Hicks plans simple new life
By Garry Linnell
December 01, 2007 06:00am
DAVID Hicks has begun plotting his escape from prison – but that will be the easy part. Once free, the one-time Australian terror supporter may face several months on the run.
On December 29, Australia's most controversial prisoner is due to be escorted from his cell in the maximum-security G Division of South Australia's Yatala prison and led to the front gates.
Waiting beyond them will be a new kind of hell for the 32-year-old former soldier of jihad.
David, please meet your new Goliath; a voracious battalion of media stormtroopers.
Hicks, one of few Australians to have met Osama bin Laden, who trained in al-Qaeda-linked camps and was captured in Afghanistan serving with the Taliban forces, is clinging to the hope that he can remain anonymous and return to a simple, unaffected life in Adelaide.
Like so many of the plans he has made, this one is laced with naivety and almost doomed from the start. Outside those gates will be one of the largest media packs assembled in this country.
Hicks was captured by the Northern Alliance in December 2001 and handed over to the US military for a fee of $1000. But the price on his head will be considerably higher this time around.
Few have seen him since the late 1990s and his features are said to have changed considerably from the several aged and out-of-focus photos now in existence.
Hicks wants to keep it that way.
He has received plenty of advice that his best tactic in handling the approaching storm is to make a statement or have one read on his behalf, let himself be photographed and sate the media's appetite, before departing into obscurity. But Hicks has always had a stubborn streak that, despite many of the changes he has undergone in recent years, remains in force.
And so he, his father, Terry, and lawyer, David McLeod, have begun planning his exit from Yatala.
"He's nervous and anxious," McLeod says. "Nobody knows what he looks like and he wants to be released with a minimum of fuss."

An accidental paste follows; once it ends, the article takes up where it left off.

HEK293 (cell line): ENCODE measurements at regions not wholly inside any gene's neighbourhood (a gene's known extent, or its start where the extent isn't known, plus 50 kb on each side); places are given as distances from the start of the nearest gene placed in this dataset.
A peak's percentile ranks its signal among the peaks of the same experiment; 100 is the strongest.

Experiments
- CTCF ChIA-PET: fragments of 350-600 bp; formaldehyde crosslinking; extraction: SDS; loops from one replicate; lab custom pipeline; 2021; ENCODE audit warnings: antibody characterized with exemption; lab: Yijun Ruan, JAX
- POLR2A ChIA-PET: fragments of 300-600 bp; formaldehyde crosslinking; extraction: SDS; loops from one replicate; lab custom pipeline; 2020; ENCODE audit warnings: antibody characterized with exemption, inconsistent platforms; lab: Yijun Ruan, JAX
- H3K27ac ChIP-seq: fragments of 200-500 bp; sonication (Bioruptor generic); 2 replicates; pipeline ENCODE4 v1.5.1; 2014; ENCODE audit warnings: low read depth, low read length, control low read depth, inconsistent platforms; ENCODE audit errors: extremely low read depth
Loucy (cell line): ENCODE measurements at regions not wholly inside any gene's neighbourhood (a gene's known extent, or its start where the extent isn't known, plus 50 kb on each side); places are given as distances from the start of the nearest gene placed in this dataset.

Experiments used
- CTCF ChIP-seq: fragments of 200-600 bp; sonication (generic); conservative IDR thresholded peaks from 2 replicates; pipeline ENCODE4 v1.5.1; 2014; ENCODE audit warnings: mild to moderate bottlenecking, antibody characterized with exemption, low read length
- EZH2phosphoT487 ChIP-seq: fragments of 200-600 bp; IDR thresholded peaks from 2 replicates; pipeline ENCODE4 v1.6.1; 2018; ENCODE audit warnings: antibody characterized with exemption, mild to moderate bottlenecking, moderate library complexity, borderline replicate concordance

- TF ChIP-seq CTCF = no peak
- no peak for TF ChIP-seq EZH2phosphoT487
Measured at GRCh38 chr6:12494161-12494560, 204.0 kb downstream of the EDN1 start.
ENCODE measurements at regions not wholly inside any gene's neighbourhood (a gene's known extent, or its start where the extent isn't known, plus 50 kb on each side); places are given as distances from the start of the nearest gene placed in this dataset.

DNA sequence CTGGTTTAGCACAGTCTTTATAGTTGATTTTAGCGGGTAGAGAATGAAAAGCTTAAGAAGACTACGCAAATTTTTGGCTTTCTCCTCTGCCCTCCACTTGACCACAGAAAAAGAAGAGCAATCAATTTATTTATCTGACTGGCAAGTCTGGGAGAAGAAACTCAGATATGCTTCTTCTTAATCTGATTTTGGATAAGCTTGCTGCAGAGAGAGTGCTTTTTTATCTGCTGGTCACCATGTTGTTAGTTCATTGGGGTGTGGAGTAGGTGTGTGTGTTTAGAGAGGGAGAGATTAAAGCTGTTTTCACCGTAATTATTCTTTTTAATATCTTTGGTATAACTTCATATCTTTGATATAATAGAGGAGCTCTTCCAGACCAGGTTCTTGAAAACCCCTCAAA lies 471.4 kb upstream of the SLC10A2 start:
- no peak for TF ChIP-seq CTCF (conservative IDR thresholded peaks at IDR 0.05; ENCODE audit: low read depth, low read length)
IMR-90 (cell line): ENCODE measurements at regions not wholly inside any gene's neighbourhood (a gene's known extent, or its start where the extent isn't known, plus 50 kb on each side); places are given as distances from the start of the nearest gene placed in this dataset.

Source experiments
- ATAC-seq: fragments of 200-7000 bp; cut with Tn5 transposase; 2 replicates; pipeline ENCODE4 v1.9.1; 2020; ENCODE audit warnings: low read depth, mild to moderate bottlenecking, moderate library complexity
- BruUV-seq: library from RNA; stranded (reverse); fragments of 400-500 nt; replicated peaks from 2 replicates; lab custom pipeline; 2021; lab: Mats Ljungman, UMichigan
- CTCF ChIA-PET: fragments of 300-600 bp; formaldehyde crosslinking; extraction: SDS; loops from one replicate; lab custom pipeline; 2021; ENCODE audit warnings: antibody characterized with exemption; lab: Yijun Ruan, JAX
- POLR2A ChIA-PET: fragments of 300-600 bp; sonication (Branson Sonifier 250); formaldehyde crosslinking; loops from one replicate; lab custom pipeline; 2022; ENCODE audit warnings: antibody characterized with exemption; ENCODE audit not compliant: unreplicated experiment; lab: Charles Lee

Says Terry of the coming showdown: "They'll want their piece of flesh. But at this stage David doesn't want to make any appearances. He just wants to come home and live a normal life."
No one is willing to talk about the details of just how such a plan can be pulled off. But both the South Australian and Federal police have offered assistance.
"It's a fluid plan and it will have to be flexible," McLeod says.
Sources told The Daily Telegraph this week that Hicks may be secretly transferred in the days leading up to his scheduled release to another prison - possibly to Mobilong, an hour from Adelaide, or the more secluded Port Augusta jail, four hours from Yatala.
Under the deal that saw Hicks return to Australia this year to complete his sentence, he agreed to a gag order preventing him from speaking about his experiences until the end of next March.
While it is likely he will consent to a TV interview after that date (the favoured option is the Nine Network's Ray Martin, a critic of the Australian government's handling of the case), it potentially means Hicks, if he wishes to remain anonymous until then, faces months of pursuit by paparazzi.
But getting Hicks out of prison and hidden from public view is one thing. The bigger task facing Team Hicks will likely be in the months and years to come. So how does a man with such notoriety, whose case divided his country and its politicians, who has been incarcerated for six years (much of it in solitary confinement) and who, by so many accounts, has a naive and uncomplicated view of the world, blend back into a normal life?